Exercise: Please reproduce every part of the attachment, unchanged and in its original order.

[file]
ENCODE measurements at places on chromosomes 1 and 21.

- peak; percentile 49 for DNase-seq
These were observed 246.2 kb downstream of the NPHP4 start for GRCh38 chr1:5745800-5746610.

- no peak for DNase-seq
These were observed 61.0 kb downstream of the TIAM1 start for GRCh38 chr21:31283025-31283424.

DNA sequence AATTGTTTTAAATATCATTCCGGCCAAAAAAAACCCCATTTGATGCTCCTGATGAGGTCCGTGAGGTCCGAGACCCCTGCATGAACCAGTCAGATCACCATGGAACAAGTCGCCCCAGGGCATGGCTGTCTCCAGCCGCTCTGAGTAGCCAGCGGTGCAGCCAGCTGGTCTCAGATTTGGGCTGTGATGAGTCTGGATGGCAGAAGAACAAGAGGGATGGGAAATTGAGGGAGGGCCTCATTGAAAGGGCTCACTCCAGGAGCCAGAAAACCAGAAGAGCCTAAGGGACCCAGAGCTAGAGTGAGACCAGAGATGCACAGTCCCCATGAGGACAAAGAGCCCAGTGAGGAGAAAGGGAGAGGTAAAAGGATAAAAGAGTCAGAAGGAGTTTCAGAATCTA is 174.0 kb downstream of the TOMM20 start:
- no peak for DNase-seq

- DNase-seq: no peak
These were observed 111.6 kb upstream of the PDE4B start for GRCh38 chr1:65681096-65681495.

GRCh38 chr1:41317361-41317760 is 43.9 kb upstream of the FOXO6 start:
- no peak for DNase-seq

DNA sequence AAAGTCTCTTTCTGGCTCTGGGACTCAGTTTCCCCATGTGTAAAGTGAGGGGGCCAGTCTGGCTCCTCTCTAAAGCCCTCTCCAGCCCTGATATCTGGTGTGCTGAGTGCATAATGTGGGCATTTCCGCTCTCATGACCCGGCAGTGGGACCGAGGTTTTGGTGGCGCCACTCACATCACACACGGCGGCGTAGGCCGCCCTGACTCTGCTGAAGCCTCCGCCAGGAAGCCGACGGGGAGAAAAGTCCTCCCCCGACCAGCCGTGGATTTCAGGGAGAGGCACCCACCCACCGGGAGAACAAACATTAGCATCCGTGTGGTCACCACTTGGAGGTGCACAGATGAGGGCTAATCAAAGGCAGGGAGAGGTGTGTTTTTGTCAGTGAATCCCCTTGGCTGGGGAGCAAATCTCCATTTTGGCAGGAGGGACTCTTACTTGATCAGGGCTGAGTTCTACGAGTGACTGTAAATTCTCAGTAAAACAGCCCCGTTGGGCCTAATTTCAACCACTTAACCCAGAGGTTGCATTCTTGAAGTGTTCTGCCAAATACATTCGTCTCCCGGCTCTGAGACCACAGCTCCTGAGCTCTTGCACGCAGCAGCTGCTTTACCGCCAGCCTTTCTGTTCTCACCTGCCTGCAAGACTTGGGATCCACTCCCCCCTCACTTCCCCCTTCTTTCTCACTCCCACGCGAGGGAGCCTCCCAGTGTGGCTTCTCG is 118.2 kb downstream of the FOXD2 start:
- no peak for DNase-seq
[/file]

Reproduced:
ENCODE measurements at places on chromosomes 1 and 21.

- peak; percentile 49 for DNase-seq
These were observed 246.2 kb downstream of the NPHP4 start for GRCh38 chr1:5745800-5746610.

- no peak for DNase-seq
These were observed 61.0 kb downstream of the TIAM1 start for GRCh38 chr21:31283025-31283424.

DNA sequence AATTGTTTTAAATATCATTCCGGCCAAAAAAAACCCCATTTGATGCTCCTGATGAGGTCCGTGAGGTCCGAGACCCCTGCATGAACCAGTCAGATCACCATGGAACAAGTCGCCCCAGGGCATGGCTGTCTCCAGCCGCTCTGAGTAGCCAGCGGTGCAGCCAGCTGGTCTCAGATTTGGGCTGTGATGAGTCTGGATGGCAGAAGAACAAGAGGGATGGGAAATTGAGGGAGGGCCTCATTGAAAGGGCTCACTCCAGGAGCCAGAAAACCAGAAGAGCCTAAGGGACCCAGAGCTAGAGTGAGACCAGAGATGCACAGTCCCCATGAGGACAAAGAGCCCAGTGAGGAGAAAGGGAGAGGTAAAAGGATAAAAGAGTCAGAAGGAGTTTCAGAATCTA is 174.0 kb downstream of the TOMM20 start:
- no peak for DNase-seq

- DNase-seq: no peak
These were observed 111.6 kb upstream of the PDE4B start for GRCh38 chr1:65681096-65681495.

GRCh38 chr1:41317361-41317760 is 43.9 kb upstream of the FOXO6 start:
- no peak for DNase-seq

DNA sequence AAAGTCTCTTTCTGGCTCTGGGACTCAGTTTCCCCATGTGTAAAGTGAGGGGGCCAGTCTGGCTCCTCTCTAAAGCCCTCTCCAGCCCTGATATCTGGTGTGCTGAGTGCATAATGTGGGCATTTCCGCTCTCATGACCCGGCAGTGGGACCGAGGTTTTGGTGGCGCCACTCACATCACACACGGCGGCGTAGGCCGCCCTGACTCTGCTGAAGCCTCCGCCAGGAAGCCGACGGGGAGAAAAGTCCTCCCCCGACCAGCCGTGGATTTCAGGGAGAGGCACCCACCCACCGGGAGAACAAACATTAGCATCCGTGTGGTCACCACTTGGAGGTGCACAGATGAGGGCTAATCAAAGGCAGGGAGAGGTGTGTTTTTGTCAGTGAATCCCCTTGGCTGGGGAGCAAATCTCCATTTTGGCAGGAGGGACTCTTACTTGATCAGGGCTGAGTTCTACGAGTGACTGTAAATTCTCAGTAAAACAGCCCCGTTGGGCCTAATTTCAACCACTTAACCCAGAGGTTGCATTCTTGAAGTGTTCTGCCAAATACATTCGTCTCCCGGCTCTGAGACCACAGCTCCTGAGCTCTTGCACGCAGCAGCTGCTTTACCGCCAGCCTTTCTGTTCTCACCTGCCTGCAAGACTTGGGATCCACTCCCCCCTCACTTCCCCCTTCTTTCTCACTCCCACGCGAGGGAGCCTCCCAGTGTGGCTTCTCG is 118.2 kb downstream of the FOXD2 start:
- no peak for DNase-seq